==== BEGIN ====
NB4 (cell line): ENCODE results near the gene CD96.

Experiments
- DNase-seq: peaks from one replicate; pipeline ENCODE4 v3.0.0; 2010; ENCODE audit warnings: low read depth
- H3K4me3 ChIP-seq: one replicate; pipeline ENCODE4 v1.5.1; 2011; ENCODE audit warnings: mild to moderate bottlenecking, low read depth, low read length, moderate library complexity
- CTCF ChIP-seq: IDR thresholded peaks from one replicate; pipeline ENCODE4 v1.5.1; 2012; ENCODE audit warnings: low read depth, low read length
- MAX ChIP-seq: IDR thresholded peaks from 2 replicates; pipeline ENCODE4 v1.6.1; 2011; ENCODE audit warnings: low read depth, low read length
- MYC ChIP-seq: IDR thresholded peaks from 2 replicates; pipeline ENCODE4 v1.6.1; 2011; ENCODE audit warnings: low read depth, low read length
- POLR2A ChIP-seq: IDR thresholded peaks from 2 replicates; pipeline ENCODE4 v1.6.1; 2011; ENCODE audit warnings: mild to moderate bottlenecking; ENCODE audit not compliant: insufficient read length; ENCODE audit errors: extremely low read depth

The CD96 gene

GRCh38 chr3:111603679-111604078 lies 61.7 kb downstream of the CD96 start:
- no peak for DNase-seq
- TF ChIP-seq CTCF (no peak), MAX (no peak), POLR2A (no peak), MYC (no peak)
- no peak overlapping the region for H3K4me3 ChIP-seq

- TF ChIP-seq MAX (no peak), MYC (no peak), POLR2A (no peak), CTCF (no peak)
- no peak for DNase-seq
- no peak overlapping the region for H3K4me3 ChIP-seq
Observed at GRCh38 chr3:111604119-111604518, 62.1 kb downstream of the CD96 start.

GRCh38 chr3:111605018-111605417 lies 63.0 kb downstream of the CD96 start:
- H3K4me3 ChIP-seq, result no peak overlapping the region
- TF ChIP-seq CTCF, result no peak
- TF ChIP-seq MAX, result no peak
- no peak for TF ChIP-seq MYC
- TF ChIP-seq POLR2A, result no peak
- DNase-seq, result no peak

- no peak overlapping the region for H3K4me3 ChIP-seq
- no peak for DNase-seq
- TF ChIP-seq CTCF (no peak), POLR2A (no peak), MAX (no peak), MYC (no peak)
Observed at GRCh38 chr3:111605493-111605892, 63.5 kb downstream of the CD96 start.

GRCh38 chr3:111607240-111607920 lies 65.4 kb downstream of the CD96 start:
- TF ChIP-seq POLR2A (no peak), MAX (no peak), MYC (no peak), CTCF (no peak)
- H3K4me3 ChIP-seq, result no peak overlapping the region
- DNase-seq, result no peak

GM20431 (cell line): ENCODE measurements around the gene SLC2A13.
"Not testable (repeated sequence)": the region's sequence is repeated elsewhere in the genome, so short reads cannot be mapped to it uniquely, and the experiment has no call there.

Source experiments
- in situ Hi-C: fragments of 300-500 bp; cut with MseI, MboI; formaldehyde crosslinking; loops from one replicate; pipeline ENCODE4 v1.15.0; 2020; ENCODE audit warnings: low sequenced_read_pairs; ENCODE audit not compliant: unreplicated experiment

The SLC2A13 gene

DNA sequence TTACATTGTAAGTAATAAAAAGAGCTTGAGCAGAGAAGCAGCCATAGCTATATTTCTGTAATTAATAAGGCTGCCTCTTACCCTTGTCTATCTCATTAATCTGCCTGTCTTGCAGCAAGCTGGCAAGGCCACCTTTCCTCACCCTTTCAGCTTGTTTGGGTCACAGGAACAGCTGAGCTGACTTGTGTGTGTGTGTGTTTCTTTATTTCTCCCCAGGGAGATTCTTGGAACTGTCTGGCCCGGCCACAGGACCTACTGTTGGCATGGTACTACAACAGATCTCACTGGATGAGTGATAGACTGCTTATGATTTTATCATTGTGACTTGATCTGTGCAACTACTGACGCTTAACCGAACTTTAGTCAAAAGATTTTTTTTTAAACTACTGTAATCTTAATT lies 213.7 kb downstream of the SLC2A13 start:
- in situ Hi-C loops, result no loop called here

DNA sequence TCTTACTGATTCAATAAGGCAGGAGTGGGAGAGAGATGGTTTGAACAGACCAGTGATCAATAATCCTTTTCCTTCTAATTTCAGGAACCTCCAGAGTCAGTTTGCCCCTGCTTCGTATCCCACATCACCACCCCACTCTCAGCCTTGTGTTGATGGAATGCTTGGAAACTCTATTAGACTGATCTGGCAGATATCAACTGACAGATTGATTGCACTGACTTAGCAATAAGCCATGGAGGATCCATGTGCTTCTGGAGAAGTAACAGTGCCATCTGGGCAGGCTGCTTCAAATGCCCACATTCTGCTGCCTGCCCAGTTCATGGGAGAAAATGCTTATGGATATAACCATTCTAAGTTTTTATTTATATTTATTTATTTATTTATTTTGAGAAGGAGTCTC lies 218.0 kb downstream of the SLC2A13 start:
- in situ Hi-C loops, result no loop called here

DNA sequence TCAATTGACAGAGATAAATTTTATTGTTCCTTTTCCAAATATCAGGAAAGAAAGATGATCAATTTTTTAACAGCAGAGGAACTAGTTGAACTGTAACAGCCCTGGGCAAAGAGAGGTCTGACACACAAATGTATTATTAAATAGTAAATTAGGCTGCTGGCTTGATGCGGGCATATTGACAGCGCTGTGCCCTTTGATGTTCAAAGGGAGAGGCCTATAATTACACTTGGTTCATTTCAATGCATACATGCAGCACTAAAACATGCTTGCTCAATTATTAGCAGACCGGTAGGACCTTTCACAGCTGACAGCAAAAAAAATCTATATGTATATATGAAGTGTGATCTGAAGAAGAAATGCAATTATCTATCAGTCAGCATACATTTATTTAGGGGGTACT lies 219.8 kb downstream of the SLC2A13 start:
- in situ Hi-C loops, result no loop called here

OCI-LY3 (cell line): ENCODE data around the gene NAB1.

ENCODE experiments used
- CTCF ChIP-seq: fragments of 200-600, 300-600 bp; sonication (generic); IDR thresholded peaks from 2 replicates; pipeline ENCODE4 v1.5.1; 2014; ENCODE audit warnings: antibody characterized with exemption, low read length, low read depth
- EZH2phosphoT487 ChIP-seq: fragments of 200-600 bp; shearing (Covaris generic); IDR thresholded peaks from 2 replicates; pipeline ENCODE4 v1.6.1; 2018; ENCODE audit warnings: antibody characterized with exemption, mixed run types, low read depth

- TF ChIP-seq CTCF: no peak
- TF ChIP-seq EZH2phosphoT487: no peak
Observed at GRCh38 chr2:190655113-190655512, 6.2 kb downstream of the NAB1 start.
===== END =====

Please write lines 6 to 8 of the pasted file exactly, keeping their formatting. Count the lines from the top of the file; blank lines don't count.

- MAX ChIP-seq: IDR thresholded peaks from 2 replicates; pipeline ENCODE4 v1.6.1; 2011; ENCODE audit warnings: low read depth, low read length
- MYC ChIP-seq: IDR thresholded peaks from 2 replicates; pipeline ENCODE4 v1.6.1; 2011; ENCODE audit warnings: low read depth, low read length
- POLR2A ChIP-seq: IDR thresholded peaks from 2 replicates; pipeline ENCODE4 v1.6.1; 2011; ENCODE audit warnings: mild to moderate bottlenecking; ENCODE audit not compliant: insufficient read length; ENCODE audit errors: extremely low read depth